Demography

http://link.springer.com/journal/13524

List of Papers (Total 98)

Cognitive Disparities: The Impact of the Great Depression and Cumulative Inequality on Later-Life Cognitive Function

Population aging has driven a spate of recent research on later-life cognitive function. Greater longevity increases the lifetime risk of memory diseases that compromise the cognitive abilities vital to well-being. Alzheimer’s disease, thought to be the most common underlying pathology for elders’ cognitive dysfunction (Willis and Hakim 2013), is already the sixth leading cause of ...

Emigration Rates From Sample Surveys: An Application to Senegal

What is the emigration rate of a country, and how reliable is that figure? Answering these questions is not at all straightforward. Most data on international migration are census data on foreign-born population. These migrant stock data describe the immigrant population in destination countries but offer limited information on the rate at which people leave their country of ...

Working Life Expectancy at Age 50 in the United States and the Impact of the Great Recession

A key concern about population aging is the decline in the size of the economically active population. Working longer is a potential remedy. However, little is known about the length of working life and how it relates to macroeconomic conditions. We use the U.S. Health and Retirement Study for 1992–2011 and multistate life tables to analyze working life expectancy at age 50 and ...

Children and Careers: How Family Size Affects Parents’ Labor Market Outcomes in the Long Run

We estimate the effect of family size on various measures of labor market outcomes over the whole career until retirement, using instrumental variables estimation in data from Norwegian administrative registers. Parents’ number of children is instrumented with the sex mix of their first two children. We find that having additional children causes sizable reductions in labor supply ...

Risk of Developing Dementia at Older Ages in the United States

Dementia is increasingly recognized as a major source of disease burden in the United States, yet little research has evaluated the lifecycle implications of dementia. To address this research gap, this article uses the Aging, Demographics, and Memory Study (ADAMS) to provide the first nationally representative, longitudinal estimates of the probability that a dementia-free person ...

Decomposing Current Mortality Differences Into Initial Differences and Differences in Trends: The Contour Decomposition Method

This study proposes a new decomposition method that permits a difference in an aggregate measure at a final time point to be split into additive components corresponding to the initial differences in the event rates of the measure and differences in trends in these underlying event rates. For instance, when studying divergence in life expectancy, this method allows researchers to ...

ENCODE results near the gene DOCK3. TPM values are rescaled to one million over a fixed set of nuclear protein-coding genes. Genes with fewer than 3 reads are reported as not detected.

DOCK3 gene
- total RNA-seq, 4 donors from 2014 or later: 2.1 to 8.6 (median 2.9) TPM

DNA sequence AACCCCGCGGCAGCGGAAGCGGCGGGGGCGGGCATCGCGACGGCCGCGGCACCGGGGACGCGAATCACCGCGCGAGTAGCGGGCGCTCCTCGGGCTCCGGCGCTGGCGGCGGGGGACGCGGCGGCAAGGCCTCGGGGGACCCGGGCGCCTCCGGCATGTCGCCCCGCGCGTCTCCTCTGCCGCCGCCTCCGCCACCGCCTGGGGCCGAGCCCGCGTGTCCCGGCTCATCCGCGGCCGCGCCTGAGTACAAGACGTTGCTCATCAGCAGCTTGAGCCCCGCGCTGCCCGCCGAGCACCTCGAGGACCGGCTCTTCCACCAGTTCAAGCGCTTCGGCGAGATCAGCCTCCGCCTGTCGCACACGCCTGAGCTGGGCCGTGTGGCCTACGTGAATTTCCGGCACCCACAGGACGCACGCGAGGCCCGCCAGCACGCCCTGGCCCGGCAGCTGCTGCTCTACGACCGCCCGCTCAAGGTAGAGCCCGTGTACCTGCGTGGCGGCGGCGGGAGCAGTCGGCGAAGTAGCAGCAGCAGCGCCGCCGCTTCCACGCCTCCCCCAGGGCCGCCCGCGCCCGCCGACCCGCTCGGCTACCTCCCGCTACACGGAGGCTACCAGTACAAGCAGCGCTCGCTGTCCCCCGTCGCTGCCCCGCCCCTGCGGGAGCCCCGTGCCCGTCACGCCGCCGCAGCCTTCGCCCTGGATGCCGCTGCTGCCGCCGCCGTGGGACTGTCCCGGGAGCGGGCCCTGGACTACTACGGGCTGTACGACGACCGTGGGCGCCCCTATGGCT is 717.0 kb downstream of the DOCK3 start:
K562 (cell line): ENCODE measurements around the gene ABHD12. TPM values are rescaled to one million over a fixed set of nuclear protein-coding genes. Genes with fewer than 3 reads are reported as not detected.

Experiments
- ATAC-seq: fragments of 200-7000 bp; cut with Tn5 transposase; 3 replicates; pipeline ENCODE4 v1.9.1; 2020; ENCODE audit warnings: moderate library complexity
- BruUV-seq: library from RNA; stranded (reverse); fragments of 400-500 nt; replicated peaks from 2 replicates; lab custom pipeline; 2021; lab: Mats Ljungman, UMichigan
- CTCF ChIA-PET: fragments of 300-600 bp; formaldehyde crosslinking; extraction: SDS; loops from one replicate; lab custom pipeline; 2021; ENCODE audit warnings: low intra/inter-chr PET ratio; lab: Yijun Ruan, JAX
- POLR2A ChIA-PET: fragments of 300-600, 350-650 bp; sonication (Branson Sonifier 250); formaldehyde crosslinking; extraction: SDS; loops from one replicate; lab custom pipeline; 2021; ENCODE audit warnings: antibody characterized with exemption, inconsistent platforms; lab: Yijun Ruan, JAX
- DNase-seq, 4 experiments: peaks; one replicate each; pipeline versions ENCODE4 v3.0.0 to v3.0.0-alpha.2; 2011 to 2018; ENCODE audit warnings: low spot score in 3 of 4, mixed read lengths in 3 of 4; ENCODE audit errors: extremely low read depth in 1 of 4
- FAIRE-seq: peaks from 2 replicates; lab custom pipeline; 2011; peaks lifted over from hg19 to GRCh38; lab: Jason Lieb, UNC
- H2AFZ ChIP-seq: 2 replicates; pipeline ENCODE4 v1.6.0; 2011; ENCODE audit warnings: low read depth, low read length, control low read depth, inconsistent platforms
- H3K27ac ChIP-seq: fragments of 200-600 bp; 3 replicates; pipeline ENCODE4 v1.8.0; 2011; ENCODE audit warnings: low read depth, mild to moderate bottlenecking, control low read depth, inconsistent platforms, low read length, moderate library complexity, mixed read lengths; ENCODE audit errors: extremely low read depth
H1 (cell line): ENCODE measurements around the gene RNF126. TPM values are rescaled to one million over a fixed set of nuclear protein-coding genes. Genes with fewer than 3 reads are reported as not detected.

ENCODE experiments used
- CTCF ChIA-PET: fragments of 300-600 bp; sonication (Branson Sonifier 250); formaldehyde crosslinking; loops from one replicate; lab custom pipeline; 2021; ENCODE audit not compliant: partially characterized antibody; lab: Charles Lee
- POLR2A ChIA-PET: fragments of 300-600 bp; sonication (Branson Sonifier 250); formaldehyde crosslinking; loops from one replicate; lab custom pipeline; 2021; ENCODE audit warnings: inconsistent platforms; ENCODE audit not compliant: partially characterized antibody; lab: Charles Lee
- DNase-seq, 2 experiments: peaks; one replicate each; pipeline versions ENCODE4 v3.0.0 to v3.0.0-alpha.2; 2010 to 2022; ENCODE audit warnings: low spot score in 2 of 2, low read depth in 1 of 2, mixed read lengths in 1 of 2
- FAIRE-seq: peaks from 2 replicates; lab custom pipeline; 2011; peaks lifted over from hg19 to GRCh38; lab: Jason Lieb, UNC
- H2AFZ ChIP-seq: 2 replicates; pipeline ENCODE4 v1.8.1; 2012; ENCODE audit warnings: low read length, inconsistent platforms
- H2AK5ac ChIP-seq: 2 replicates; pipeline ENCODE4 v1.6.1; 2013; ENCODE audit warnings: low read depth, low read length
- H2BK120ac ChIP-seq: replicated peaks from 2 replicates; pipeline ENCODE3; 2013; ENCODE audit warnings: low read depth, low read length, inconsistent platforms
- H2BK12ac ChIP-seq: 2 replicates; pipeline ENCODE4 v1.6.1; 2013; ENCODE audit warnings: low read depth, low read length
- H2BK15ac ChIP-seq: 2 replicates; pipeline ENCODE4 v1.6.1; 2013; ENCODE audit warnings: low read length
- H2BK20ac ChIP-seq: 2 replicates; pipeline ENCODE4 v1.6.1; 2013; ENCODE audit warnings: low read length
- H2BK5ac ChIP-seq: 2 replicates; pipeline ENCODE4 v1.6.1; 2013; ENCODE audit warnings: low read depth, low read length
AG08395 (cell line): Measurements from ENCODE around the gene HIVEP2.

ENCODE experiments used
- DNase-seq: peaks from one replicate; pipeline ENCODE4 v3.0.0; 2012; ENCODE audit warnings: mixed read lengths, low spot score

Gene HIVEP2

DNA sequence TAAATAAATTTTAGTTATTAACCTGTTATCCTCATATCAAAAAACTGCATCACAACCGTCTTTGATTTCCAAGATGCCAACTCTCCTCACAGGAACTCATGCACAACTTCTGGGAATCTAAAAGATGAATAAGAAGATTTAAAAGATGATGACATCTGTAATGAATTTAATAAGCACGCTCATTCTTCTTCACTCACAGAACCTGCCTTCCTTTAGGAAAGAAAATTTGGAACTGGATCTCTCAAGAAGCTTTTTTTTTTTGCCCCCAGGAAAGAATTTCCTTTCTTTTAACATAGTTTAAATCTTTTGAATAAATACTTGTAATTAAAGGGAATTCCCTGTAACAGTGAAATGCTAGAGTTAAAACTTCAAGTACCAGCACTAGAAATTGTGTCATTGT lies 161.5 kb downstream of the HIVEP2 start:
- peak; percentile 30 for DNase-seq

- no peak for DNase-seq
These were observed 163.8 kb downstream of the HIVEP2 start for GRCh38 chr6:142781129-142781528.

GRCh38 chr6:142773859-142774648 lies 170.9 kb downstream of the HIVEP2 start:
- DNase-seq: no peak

The Network Survival Method for Estimating Adult Mortality: Evidence From a Survey Experiment in Rwanda

Adult death rates are a critical indicator of population health and well-being. Wealthy countries have high-quality vital registration systems, but poor countries lack this infrastructure and must rely on estimates that are often problematic. In this article, we introduce the network survival method, a new approach for estimating adult death rates. We derive the precise conditions ...

Lifespan Disparity as an Additional Indicator for Evaluating Mortality Forecasts

Evaluating the predictive ability of mortality forecasts is important yet difficult. Death rates and mean lifespan are basic life table functions typically used to analyze to what extent the forecasts deviate from their realized values. Although these parameters are useful for specifying precisely how mortality has been forecasted, they cannot be used to assess whether the ...

Job Displacement and First Birth Over the Business Cycle

In this article, we investigate the impact of job displacement on women’s first-birth rates as well as the variation in this effect over the business cycle. We use mass layoffs to estimate the causal effects of involuntary job loss on fertility in the short and medium term, up to five years after displacement. Our analysis is based on rich administrative data from Germany, with an ...

The German East-West Mortality Difference: Two Crossovers Driven by Smoking

Before the fall of the Berlin Wall, mortality was considerably higher in the former East Germany than in West Germany. The gap narrowed rapidly after German reunification. The convergence was particularly strong for women, to the point that Eastern women aged 50–69 now have lower mortality despite lower incomes and worse overall living conditions. Prior research has shown that ...

Preference for Boys, Family Size, and Educational Attainment in India

Using data from nationally representative household surveys, we test whether Indian parents make trade-offs between the number of children and investments in education. To address the endogeneity due to the joint determination of quantity and quality of children, we instrument family size with the gender of the first child, which is plausibly random. Given a strong son preference ...

An Assessment and Extension of the Mechanism-Based Approach to the Identification of Age-Period-Cohort Models